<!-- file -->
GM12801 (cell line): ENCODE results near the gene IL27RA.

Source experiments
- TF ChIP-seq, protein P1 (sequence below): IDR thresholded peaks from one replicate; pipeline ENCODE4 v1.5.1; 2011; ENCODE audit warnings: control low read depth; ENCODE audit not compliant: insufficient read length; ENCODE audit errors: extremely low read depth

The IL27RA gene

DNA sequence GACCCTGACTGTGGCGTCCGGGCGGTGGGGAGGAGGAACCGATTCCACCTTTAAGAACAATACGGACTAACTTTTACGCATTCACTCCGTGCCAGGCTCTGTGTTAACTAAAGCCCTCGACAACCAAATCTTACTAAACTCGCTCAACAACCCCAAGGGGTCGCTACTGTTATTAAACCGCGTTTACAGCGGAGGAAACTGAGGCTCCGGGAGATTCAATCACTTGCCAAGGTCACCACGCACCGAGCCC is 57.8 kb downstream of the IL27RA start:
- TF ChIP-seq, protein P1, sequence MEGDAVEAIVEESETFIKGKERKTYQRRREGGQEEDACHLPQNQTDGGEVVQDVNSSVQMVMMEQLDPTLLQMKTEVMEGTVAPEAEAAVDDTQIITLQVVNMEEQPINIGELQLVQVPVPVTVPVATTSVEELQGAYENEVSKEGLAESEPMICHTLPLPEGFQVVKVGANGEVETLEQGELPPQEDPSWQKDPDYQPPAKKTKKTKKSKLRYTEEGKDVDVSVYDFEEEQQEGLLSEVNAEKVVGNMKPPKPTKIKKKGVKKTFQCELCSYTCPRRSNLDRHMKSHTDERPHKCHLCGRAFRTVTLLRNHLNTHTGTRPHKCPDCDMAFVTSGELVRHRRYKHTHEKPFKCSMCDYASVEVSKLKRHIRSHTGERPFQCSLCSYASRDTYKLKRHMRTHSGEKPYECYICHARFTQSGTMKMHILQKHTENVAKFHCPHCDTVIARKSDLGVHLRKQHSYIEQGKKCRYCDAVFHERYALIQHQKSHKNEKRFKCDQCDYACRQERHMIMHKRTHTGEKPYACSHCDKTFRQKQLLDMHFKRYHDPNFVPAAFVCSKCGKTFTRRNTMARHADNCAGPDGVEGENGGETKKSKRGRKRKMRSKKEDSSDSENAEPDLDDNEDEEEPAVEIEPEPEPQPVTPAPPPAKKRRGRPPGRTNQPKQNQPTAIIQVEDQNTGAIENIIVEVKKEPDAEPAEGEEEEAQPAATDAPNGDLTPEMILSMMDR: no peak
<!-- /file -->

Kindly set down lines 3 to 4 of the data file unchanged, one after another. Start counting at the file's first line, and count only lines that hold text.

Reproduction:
- TF ChIP-seq, protein P1 (sequence below): IDR thresholded peaks from one replicate; pipeline ENCODE4 v1.5.1; 2011; ENCODE audit warnings: control low read depth; ENCODE audit not compliant: insufficient read length; ENCODE audit errors: extremely low read depth

The IL27RA gene